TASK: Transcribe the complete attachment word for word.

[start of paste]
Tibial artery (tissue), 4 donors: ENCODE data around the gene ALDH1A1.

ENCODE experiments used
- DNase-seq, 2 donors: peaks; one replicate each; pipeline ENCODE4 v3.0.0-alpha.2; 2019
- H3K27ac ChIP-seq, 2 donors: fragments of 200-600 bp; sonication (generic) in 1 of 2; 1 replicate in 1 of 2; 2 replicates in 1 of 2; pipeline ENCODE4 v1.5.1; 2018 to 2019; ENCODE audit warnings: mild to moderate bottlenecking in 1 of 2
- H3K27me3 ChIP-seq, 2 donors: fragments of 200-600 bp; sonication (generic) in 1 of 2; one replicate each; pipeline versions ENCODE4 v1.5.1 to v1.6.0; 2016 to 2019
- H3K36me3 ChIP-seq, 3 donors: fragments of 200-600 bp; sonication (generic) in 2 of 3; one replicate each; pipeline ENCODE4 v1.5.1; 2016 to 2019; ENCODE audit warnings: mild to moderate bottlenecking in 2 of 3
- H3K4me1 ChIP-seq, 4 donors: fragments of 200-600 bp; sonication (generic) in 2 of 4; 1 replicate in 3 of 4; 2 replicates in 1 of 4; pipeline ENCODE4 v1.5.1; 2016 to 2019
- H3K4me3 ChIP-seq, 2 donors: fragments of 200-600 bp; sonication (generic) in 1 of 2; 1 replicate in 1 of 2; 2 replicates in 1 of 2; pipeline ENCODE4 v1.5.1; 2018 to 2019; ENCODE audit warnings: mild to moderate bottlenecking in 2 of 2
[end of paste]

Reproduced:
Tibial artery (tissue), 4 donors: ENCODE data around the gene ALDH1A1.

ENCODE experiments used
- DNase-seq, 2 donors: peaks; one replicate each; pipeline ENCODE4 v3.0.0-alpha.2; 2019
- H3K27ac ChIP-seq, 2 donors: fragments of 200-600 bp; sonication (generic) in 1 of 2; 1 replicate in 1 of 2; 2 replicates in 1 of 2; pipeline ENCODE4 v1.5.1; 2018 to 2019; ENCODE audit warnings: mild to moderate bottlenecking in 1 of 2
- H3K27me3 ChIP-seq, 2 donors: fragments of 200-600 bp; sonication (generic) in 1 of 2; one replicate each; pipeline versions ENCODE4 v1.5.1 to v1.6.0; 2016 to 2019
- H3K36me3 ChIP-seq, 3 donors: fragments of 200-600 bp; sonication (generic) in 2 of 3; one replicate each; pipeline ENCODE4 v1.5.1; 2016 to 2019; ENCODE audit warnings: mild to moderate bottlenecking in 2 of 3
- H3K4me1 ChIP-seq, 4 donors: fragments of 200-600 bp; sonication (generic) in 2 of 4; 1 replicate in 3 of 4; 2 replicates in 1 of 4; pipeline ENCODE4 v1.5.1; 2016 to 2019
- H3K4me3 ChIP-seq, 2 donors: fragments of 200-600 bp; sonication (generic) in 1 of 2; 1 replicate in 1 of 2; 2 replicates in 1 of 2; pipeline ENCODE4 v1.5.1; 2018 to 2019; ENCODE audit warnings: mild to moderate bottlenecking in 2 of 2